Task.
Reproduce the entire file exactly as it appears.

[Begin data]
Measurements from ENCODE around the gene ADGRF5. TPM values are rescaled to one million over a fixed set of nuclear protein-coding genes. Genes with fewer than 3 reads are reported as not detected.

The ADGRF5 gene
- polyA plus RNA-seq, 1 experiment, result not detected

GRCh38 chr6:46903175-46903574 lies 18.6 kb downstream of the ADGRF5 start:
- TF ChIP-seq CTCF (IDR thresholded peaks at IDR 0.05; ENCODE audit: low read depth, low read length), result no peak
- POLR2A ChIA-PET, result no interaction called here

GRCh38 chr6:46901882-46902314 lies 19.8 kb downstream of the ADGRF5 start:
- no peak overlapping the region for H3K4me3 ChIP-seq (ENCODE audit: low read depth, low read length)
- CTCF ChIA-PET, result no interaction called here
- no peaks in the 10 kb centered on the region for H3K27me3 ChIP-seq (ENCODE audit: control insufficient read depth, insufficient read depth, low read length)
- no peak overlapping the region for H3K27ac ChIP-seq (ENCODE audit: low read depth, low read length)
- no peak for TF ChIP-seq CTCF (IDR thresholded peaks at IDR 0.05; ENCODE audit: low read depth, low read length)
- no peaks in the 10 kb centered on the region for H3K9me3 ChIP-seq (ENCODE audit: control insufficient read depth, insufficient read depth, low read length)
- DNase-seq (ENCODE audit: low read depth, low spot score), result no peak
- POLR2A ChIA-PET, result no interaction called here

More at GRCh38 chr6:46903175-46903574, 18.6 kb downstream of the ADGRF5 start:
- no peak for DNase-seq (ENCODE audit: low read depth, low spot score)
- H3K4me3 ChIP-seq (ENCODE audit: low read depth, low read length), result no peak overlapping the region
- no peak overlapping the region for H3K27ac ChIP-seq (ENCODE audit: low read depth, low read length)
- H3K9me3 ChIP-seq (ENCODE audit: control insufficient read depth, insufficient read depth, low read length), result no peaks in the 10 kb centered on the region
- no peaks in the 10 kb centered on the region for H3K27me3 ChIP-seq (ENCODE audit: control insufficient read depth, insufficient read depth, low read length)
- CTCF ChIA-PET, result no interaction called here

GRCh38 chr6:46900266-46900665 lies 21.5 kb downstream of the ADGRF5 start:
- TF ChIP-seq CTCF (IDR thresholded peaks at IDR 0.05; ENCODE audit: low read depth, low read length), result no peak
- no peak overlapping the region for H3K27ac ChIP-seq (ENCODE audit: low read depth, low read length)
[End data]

Measurements from ENCODE around the gene ADGRF5. TPM values are rescaled to one million over a fixed set of nuclear protein-coding genes. Genes with fewer than 3 reads are reported as not detected.

The ADGRF5 gene
- polyA plus RNA-seq, 1 experiment, result not detected

GRCh38 chr6:46903175-46903574 lies 18.6 kb downstream of the ADGRF5 start:
- TF ChIP-seq CTCF (IDR thresholded peaks at IDR 0.05; ENCODE audit: low read depth, low read length), result no peak
- POLR2A ChIA-PET, result no interaction called here

GRCh38 chr6:46901882-46902314 lies 19.8 kb downstream of the ADGRF5 start:
- no peak overlapping the region for H3K4me3 ChIP-seq (ENCODE audit: low read depth, low read length)
- CTCF ChIA-PET, result no interaction called here
- no peaks in the 10 kb centered on the region for H3K27me3 ChIP-seq (ENCODE audit: control insufficient read depth, insufficient read depth, low read length)
- no peak overlapping the region for H3K27ac ChIP-seq (ENCODE audit: low read depth, low read length)
- no peak for TF ChIP-seq CTCF (IDR thresholded peaks at IDR 0.05; ENCODE audit: low read depth, low read length)
- no peaks in the 10 kb centered on the region for H3K9me3 ChIP-seq (ENCODE audit: control insufficient read depth, insufficient read depth, low read length)
- DNase-seq (ENCODE audit: low read depth, low spot score), result no peak
- POLR2A ChIA-PET, result no interaction called here

More at GRCh38 chr6:46903175-46903574, 18.6 kb downstream of the ADGRF5 start:
- no peak for DNase-seq (ENCODE audit: low read depth, low spot score)
- H3K4me3 ChIP-seq (ENCODE audit: low read depth, low read length), result no peak overlapping the region
- no peak overlapping the region for H3K27ac ChIP-seq (ENCODE audit: low read depth, low read length)
- H3K9me3 ChIP-seq (ENCODE audit: control insufficient read depth, insufficient read depth, low read length), result no peaks in the 10 kb centered on the region
- no peaks in the 10 kb centered on the region for H3K27me3 ChIP-seq (ENCODE audit: control insufficient read depth, insufficient read depth, low read length)
- CTCF ChIA-PET, result no interaction called here

GRCh38 chr6:46900266-46900665 lies 21.5 kb downstream of the ADGRF5 start:
- TF ChIP-seq CTCF (IDR thresholded peaks at IDR 0.05; ENCODE audit: low read depth, low read length), result no peak
- no peak overlapping the region for H3K27ac ChIP-seq (ENCODE audit: low read depth, low read length)